Internet AddictionIN ADOLESCENT HEALTH
A recent study led by Yale University researchers found that one in 25 teens displayed signs of “problematic Internet use”—a form of addiction to accessing the World Wide Web. With the increasing popularity of social networking sites such as Facebook, Twitter and Tumblr, your teen may be spending the majority of his or her free time online. This attachment to the Internet can manifest as an “irresistible urge,” according to authors of the study, which surveyed 10 high schools in Connecticut.
Timothy Liu, M.D., psychiatrist and primary author of the study, and his colleagues collected data from a total of 3,560 high school students. The study, published in The Journal of Clinical Psychiatry, included a 150-question survey that focused on various areas of teen health, including impulses and online use. Several questions were asked about Internet use, such as:
- Have you ever had an irresistible urge to go online?
- Have you ever tried to quit or reduce your Internet use?
- Have you experienced a growing tension or anxiety that can be relieved only by using the Internet?
- Have you ever missed an important event due to spending time online?
- Has your family ever expressed concerns about your Internet usage?
The survey found that 4 percent of teens had problematic Internet use. The results also showed that girls were more likely to have Internet addictions, but boys were more likely to spend about 20 hours per week online. The students identified as Internet addicts were also more likely to have social problems at school and be depressed.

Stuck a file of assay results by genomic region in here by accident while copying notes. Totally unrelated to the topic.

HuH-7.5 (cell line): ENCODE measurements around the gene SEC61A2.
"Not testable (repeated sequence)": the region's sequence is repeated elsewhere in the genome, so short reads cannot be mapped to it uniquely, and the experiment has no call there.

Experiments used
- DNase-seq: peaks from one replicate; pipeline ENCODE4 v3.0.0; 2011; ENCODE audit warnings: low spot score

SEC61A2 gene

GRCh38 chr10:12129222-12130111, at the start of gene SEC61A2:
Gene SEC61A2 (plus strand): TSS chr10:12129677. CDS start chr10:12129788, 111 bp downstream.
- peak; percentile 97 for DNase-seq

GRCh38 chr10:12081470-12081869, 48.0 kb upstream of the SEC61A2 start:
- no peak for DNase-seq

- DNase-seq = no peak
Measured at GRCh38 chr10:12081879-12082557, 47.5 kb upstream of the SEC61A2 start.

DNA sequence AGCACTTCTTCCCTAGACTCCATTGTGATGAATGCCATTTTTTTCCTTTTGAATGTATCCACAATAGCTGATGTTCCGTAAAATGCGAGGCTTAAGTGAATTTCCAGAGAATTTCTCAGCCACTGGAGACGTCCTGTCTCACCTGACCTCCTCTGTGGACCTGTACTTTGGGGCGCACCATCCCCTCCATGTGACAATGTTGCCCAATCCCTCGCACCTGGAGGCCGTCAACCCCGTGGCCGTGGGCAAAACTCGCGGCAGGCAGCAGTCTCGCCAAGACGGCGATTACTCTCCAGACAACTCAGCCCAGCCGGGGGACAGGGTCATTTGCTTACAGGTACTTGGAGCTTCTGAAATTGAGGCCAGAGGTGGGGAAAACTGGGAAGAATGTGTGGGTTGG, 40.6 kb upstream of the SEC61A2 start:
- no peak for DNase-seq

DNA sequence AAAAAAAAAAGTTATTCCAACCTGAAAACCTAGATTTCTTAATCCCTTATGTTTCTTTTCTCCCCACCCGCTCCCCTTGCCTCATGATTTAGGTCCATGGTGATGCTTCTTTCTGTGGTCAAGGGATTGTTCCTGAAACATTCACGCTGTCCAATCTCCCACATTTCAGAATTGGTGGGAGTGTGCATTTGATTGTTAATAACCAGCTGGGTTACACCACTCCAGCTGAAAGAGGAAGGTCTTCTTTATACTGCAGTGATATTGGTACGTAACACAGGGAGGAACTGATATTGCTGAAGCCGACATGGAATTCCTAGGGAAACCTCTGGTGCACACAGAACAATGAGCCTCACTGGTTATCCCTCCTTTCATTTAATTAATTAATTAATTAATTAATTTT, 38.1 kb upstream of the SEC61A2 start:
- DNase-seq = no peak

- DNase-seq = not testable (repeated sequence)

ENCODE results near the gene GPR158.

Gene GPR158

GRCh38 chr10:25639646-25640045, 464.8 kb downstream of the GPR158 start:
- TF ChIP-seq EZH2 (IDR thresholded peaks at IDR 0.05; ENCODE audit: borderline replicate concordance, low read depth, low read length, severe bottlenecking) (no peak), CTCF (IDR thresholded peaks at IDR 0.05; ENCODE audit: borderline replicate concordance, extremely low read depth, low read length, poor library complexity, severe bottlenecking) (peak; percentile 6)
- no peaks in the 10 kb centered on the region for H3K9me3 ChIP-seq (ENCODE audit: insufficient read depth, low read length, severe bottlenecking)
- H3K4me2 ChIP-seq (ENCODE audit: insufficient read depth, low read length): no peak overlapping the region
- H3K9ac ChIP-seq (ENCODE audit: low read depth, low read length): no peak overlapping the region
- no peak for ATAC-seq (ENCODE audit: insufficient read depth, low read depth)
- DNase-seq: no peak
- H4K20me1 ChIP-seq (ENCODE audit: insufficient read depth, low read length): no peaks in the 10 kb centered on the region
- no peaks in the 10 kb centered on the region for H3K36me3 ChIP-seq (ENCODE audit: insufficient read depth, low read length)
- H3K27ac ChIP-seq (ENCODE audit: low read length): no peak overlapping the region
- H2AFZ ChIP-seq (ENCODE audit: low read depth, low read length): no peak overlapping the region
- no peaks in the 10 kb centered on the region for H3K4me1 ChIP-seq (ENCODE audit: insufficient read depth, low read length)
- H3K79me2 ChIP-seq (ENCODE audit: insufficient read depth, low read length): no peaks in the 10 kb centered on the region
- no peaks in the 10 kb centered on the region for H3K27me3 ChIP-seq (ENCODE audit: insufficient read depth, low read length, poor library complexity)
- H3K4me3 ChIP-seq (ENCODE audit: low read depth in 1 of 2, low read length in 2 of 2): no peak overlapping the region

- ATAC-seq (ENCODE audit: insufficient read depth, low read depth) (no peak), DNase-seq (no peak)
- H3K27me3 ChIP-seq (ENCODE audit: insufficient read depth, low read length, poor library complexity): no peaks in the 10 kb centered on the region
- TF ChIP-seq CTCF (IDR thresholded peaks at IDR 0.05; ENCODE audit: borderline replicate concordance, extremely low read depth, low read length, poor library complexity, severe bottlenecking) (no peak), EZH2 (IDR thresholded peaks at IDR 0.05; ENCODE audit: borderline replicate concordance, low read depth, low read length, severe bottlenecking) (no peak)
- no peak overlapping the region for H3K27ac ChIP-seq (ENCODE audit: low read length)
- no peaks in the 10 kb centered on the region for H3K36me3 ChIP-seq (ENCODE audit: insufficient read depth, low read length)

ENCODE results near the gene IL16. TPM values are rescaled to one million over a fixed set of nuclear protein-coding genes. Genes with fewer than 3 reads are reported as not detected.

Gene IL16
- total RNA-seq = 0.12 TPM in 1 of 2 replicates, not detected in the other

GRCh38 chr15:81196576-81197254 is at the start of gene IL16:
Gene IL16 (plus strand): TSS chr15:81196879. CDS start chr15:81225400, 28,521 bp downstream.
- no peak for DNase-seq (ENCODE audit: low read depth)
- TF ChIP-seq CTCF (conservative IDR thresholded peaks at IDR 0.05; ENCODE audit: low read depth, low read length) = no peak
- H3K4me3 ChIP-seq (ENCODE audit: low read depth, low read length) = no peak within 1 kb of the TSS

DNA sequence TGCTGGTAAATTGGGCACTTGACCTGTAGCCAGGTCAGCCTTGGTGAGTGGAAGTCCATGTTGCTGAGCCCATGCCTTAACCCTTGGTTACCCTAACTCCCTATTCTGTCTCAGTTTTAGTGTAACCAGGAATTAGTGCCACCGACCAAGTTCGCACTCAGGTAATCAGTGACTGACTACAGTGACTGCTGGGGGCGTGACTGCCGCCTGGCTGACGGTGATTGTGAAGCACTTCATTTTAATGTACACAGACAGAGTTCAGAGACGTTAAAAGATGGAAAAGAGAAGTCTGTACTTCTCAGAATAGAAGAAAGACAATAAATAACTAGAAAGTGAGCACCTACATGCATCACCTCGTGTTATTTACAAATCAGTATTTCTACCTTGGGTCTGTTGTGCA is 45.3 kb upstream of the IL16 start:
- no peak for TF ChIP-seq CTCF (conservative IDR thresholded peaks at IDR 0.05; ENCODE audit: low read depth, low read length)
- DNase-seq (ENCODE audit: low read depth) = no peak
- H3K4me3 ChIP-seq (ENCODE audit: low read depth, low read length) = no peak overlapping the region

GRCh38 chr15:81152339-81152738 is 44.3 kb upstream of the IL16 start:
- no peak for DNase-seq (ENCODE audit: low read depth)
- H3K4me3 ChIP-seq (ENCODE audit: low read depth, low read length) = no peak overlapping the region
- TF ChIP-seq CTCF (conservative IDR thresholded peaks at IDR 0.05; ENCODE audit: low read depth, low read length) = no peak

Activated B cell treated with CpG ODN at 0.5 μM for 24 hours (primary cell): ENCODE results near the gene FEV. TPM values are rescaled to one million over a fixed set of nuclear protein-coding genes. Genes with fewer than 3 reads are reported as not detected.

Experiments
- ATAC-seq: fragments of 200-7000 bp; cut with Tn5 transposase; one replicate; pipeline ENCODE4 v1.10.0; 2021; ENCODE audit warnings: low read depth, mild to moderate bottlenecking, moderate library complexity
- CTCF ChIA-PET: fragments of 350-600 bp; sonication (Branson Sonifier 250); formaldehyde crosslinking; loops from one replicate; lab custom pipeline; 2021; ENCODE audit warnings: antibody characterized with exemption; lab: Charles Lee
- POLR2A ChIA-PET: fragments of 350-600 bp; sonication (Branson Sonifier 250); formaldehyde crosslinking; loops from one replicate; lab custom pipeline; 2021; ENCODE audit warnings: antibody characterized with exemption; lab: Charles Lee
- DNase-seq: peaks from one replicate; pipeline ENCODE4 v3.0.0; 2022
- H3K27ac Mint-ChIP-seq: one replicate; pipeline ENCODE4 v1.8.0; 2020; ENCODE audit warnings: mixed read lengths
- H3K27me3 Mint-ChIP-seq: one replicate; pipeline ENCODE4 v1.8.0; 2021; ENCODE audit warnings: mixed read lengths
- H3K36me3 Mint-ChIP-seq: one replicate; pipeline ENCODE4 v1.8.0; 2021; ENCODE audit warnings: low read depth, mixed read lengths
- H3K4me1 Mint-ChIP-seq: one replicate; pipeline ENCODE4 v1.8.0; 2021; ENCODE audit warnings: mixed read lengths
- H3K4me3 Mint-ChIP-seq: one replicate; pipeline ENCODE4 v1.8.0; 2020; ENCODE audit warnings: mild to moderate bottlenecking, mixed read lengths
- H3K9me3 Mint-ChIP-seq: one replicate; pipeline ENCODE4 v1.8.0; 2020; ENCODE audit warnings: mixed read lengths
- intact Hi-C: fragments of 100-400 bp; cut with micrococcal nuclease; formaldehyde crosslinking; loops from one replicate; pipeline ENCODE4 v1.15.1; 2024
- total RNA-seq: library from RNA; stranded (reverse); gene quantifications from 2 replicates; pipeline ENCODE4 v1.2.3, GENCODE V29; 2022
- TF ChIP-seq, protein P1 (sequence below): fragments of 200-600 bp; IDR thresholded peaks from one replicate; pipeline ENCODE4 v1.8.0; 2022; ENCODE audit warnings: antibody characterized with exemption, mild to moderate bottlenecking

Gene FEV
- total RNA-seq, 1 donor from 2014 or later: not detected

Authors of the study compare Internet addiction to other familiar diseases, such as gambling and drug abuse. Although the study showed no correlation between school performance and students with Internet addictions, the authors do feel that this type of addiction can alter psychological behavior.
| Is Your Teen Addicted to the Internet?
If your teen is spending a significant amount of time online, he or she may be addicted. This type of addiction is associated with a wide variety of additional problems, including depression, lack of control, mood swings and misuse of money. Some other signs of addiction include:
If you think your teen spends too much time online—or that he or she may even be addicted to the Internet—start a conversation. Ask your teen about his or her Internet usage, and be understanding, rather than confrontational. If you feel that going online has become a serious problem, speak with a counselor or family medical provider for additional assistance.
Sources: online.wsj.com, sciencedaily.com, msnbc.msn.com, video-game-addiction.org, articles.cnn.com© 2013. True North Custom Media. All Rights Reserved.
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